During the General Political Reflections today, there was much to do about the landlord levy. PvdA, GroenLinks and other parties want to abolish them. The VVD expressed its willingness to talk about adjustment of the levy in the debate.
The landlord levy was introduced as a crisis measure during the economic crisis in 2013. Housing corporations made a lot of profit at the time and therefore it was seen as a good way to generate more government revenues.
It was also a way to keep housing corporations in check, says Peter Boelhouwer, professor of housing market at TU Delft. The corporations had many financial issues in the years before, including debt, fraud and fuss about a director with a Maserati.
Who does the levy apply to?
The landlord fee is paid for the most part by housing corporations and only applies to homes with rent below the rent allowance limit of 752 euros per month. The levy is about 0.5 percent on the average WOZ value of the homes. However, the landlord must have more than fifty rental properties. Individuals also have to pay the levy if they meet the conditions.
This year, the levy yields nearly 1.9 billion euros, more than 400 million more than it was budgeted, according to the Million Note. Since 2013, the levy has earned the Treasury more than €12 billion. Some of the corporations can get back if they invest in sustainability and new construction. But thats what corporations see as a boxed cigar.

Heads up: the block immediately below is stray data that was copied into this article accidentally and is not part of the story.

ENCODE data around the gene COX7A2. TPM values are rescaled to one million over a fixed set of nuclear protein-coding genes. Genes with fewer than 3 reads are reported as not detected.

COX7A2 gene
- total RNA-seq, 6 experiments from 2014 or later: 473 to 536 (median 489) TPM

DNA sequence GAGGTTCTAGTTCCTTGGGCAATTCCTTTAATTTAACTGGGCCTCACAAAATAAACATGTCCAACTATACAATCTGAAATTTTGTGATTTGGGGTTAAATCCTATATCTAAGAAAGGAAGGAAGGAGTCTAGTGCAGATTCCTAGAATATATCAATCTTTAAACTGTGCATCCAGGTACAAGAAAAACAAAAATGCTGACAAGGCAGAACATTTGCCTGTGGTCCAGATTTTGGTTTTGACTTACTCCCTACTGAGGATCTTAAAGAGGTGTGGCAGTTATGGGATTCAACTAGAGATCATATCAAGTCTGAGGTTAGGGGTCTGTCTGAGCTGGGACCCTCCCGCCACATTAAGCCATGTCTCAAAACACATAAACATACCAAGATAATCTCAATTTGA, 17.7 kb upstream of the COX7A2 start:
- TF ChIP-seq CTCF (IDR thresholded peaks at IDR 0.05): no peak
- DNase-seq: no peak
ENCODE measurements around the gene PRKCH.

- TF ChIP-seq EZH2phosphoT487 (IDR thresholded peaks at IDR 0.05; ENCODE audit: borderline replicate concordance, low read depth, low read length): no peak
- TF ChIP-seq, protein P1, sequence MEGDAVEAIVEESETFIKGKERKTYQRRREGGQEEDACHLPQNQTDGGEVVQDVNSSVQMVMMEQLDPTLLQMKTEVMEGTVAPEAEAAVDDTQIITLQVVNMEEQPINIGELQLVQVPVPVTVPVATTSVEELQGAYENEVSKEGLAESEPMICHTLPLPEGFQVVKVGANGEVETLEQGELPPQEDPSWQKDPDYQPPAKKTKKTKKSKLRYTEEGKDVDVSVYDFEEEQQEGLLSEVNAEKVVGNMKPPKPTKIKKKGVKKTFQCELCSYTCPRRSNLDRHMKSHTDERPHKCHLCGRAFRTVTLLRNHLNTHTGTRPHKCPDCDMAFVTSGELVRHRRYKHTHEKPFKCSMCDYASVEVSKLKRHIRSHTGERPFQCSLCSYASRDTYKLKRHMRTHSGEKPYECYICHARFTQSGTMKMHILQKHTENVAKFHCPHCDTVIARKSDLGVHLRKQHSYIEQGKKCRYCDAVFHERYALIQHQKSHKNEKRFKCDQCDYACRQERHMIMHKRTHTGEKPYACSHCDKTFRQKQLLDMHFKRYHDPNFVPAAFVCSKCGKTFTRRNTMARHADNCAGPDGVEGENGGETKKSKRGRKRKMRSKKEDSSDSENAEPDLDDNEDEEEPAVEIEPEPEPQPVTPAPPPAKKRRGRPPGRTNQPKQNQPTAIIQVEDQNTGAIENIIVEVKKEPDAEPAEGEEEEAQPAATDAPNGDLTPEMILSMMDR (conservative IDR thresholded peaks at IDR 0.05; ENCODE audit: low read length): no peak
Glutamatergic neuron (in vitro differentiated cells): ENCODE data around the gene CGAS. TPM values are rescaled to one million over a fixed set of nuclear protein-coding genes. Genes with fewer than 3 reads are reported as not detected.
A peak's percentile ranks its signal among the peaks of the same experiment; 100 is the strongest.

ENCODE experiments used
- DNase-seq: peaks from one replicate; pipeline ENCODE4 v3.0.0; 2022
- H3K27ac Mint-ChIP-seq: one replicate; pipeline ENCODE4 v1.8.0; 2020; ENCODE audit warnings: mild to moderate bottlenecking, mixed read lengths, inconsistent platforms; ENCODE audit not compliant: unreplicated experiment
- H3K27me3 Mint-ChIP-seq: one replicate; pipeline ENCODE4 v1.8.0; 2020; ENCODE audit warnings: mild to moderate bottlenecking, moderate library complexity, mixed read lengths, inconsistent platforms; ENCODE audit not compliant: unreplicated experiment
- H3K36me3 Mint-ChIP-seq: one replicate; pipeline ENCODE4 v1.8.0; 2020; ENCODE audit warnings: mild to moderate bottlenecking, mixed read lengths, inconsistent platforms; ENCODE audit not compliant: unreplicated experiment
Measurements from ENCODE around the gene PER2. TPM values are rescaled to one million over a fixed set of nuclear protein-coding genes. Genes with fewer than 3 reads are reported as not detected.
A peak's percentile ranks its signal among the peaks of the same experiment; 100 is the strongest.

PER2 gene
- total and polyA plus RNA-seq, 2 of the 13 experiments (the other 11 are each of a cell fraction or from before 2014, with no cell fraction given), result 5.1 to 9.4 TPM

Mohamed Baba, chairman of the board of the Hague Wonen corporation with more than 21,000 homes, says that the abolition of the levy gives the corporation space to rebuild more than a hundred homes a year. “The money now relies on the resources a corporation has to play a role in the housing crisis. And the task is so big.”
Aedes, the association of housing corporations, wants the tax to disappear so that more houses can be built and preserved. “This tax on social rental housing obstructs corporations in their core task, namely housing.” Aedes has been against the levy since its introduction.
24 billion deficit
Research conducted by the Home Office last year revealed that housing corporations would fall short of EUR 24 billion in 2035 if current policies continue. In the coming years, the corporations can be internal on equity, but as of 2024, the first corporations would be financially crashing.
Professor Boelhouwer: “It is clear that corporations are short of money in the future. They stand for big assains. They need to moderate, make the rent more sustainable and build new homes. That all needs to be funded.”
In a debate this summer, Minister Ollongren, responsible for housing, said that the landlord levy for housing corporations is no longer sustainable. “Their investment space is being eroded.” She thought something should change in the short term.
The argument for the levy is that it prevents a gap in the budget. Otherwise, the lost earnings will have to be recovered from elsewhere. In addition, the VVD was the only party in the election programme to hold on to the levy and became the biggest party in the elections.
However, the party is now willing to negotiate, although the complete removal of the landlord levy goes too far to the VVD. In any case, it seems that the levy is going to be adjusted. How and to what extent that will happen is still unclear.